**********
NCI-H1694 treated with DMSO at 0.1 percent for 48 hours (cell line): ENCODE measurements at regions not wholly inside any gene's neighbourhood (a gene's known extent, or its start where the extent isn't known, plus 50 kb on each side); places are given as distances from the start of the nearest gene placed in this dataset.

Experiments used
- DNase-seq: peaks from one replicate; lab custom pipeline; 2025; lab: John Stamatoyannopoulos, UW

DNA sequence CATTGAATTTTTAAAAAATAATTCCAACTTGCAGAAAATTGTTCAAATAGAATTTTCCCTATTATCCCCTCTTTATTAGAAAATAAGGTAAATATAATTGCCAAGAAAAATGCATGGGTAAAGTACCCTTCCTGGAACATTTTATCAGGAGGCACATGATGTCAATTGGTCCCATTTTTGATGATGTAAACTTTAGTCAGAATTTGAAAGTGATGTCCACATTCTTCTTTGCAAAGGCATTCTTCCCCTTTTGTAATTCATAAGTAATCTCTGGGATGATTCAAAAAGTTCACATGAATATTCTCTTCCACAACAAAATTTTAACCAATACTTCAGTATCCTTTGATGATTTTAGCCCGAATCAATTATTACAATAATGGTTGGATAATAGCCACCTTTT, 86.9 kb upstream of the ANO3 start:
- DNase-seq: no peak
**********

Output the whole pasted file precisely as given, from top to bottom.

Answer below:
NCI-H1694 treated with DMSO at 0.1 percent for 48 hours (cell line): ENCODE measurements at regions not wholly inside any gene's neighbourhood (a gene's known extent, or its start where the extent isn't known, plus 50 kb on each side); places are given as distances from the start of the nearest gene placed in this dataset.

Experiments used
- DNase-seq: peaks from one replicate; lab custom pipeline; 2025; lab: John Stamatoyannopoulos, UW

DNA sequence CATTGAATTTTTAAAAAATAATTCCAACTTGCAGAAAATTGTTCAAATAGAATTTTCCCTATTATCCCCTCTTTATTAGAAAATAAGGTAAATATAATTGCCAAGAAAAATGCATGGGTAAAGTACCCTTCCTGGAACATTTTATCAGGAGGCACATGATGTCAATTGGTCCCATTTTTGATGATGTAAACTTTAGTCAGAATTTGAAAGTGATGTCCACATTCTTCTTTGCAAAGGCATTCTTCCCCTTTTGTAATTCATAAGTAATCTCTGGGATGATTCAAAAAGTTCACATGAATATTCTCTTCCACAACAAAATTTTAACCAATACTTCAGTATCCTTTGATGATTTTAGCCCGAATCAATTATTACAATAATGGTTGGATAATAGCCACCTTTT, 86.9 kb upstream of the ANO3 start:
- DNase-seq: no peak